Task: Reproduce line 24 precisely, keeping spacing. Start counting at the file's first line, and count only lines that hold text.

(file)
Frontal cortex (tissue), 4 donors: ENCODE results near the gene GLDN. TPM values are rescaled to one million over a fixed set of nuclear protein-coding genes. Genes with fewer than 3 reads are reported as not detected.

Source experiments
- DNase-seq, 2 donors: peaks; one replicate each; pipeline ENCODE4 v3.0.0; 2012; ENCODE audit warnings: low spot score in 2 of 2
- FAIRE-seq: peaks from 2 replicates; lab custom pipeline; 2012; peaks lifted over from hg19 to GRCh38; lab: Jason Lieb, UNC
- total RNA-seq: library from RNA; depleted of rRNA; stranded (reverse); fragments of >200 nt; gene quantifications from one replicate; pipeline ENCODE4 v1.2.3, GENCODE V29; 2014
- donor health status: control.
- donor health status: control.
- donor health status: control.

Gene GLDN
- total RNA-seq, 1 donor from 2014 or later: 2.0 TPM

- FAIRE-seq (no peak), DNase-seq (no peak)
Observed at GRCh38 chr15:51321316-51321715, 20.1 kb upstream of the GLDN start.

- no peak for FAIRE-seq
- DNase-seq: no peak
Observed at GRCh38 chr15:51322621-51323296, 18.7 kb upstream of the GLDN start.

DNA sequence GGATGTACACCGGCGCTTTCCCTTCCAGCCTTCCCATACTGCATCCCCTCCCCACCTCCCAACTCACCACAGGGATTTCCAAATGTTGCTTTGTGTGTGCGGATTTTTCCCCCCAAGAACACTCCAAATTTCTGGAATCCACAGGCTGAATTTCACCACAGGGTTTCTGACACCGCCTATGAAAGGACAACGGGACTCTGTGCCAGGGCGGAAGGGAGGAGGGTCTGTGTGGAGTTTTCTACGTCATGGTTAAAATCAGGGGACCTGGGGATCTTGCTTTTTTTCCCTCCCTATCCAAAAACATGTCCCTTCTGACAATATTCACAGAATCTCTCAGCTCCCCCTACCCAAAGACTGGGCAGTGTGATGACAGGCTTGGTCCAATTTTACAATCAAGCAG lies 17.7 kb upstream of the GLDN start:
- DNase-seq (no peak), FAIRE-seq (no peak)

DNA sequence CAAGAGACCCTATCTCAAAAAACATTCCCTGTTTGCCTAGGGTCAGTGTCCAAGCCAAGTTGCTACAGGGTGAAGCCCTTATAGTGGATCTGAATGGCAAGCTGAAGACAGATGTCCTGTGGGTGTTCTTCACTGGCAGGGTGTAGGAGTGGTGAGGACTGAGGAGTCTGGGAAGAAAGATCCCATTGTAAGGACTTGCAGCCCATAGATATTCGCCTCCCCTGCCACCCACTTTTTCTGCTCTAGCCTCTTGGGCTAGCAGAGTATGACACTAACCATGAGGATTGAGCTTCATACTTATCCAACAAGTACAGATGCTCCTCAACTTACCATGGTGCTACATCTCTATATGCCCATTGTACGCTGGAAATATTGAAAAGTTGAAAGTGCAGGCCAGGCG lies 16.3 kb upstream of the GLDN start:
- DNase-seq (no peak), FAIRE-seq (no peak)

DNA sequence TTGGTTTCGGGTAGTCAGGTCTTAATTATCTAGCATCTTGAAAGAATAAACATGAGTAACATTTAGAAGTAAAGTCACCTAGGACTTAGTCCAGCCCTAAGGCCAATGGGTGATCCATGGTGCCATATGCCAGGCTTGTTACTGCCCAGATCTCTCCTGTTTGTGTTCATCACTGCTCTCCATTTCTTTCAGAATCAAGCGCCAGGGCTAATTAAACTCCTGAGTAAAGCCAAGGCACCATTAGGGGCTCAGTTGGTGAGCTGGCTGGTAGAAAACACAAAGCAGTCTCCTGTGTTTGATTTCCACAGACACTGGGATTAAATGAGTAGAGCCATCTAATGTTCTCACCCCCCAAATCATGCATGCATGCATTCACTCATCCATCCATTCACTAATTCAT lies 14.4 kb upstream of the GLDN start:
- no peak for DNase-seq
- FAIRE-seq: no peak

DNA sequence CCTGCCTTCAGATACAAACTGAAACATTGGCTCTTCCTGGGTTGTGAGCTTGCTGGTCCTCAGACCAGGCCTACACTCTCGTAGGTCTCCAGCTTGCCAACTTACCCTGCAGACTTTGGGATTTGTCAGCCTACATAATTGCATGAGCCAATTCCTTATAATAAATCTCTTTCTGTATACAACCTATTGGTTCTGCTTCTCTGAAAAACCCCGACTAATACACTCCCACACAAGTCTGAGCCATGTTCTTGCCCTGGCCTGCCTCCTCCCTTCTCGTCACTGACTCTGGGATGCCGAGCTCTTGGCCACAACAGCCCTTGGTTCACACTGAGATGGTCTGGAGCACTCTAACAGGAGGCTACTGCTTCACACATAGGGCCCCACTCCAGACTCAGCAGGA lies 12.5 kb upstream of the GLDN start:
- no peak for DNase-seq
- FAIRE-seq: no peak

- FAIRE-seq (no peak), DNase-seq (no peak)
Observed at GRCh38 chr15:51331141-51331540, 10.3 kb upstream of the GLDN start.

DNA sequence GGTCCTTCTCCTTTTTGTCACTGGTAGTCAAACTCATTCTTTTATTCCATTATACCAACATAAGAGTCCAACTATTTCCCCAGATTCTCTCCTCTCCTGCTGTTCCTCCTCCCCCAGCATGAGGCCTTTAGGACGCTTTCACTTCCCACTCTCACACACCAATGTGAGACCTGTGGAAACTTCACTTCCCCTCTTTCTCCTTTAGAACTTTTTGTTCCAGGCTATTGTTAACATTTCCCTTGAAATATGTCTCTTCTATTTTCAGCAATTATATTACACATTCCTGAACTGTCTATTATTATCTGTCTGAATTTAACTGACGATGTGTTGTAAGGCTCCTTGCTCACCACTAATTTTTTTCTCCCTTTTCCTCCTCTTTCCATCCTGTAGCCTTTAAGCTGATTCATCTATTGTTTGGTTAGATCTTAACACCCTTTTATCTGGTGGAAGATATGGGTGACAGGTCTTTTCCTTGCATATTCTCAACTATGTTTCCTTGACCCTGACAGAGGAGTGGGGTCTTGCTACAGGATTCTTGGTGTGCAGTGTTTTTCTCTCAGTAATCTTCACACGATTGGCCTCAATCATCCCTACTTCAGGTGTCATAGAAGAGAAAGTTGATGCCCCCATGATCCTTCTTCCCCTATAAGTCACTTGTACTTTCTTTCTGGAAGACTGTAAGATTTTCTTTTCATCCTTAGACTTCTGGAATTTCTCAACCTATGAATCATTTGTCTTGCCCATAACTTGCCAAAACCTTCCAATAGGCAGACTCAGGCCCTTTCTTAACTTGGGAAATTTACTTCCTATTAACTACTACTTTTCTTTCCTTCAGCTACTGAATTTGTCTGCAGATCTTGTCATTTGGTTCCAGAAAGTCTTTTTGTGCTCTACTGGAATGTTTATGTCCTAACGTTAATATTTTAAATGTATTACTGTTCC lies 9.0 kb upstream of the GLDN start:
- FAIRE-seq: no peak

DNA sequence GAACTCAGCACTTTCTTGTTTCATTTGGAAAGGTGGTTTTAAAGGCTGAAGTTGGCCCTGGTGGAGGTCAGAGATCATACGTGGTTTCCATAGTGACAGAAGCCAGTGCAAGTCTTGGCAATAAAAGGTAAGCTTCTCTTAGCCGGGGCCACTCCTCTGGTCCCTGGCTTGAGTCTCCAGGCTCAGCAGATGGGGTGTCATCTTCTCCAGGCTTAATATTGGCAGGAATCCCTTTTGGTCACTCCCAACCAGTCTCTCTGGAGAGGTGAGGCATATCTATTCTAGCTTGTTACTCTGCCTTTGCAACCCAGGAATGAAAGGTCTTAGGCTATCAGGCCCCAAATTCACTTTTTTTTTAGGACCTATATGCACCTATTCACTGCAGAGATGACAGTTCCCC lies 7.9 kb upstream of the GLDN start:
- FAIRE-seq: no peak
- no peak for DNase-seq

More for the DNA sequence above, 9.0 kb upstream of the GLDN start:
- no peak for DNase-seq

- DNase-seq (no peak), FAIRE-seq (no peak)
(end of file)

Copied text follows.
- no peak for DNase-seq